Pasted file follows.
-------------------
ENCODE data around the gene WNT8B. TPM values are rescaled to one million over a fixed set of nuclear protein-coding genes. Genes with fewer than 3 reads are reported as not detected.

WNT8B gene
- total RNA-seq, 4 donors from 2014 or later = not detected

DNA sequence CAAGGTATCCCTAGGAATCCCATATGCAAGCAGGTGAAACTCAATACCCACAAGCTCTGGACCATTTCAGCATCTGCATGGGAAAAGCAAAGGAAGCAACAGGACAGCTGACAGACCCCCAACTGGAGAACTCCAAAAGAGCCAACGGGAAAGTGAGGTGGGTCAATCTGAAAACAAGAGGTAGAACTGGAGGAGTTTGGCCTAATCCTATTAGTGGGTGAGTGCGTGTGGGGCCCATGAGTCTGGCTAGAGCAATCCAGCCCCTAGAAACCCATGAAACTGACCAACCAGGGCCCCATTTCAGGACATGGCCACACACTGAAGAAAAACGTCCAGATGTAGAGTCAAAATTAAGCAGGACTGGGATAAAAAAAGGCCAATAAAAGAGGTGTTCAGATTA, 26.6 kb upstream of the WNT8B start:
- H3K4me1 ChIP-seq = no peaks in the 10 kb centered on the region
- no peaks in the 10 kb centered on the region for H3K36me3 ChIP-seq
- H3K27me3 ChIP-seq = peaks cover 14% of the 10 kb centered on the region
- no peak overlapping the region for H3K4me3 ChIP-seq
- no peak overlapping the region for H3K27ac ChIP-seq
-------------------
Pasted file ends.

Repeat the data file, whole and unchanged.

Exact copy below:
ENCODE data around the gene WNT8B. TPM values are rescaled to one million over a fixed set of nuclear protein-coding genes. Genes with fewer than 3 reads are reported as not detected.

WNT8B gene
- total RNA-seq, 4 donors from 2014 or later = not detected

DNA sequence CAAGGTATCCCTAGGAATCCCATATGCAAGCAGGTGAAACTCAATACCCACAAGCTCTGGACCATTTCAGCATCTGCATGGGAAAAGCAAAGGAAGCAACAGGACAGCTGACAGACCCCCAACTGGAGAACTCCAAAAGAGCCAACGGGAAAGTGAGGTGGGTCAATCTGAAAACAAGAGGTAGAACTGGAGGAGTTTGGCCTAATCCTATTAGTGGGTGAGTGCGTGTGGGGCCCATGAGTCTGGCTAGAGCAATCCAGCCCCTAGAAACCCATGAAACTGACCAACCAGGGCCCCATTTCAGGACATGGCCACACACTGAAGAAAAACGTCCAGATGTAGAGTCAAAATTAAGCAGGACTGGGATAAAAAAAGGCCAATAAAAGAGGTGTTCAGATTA, 26.6 kb upstream of the WNT8B start:
- H3K4me1 ChIP-seq = no peaks in the 10 kb centered on the region
- no peaks in the 10 kb centered on the region for H3K36me3 ChIP-seq
- H3K27me3 ChIP-seq = peaks cover 14% of the 10 kb centered on the region
- no peak overlapping the region for H3K4me3 ChIP-seq
- no peak overlapping the region for H3K27ac ChIP-seq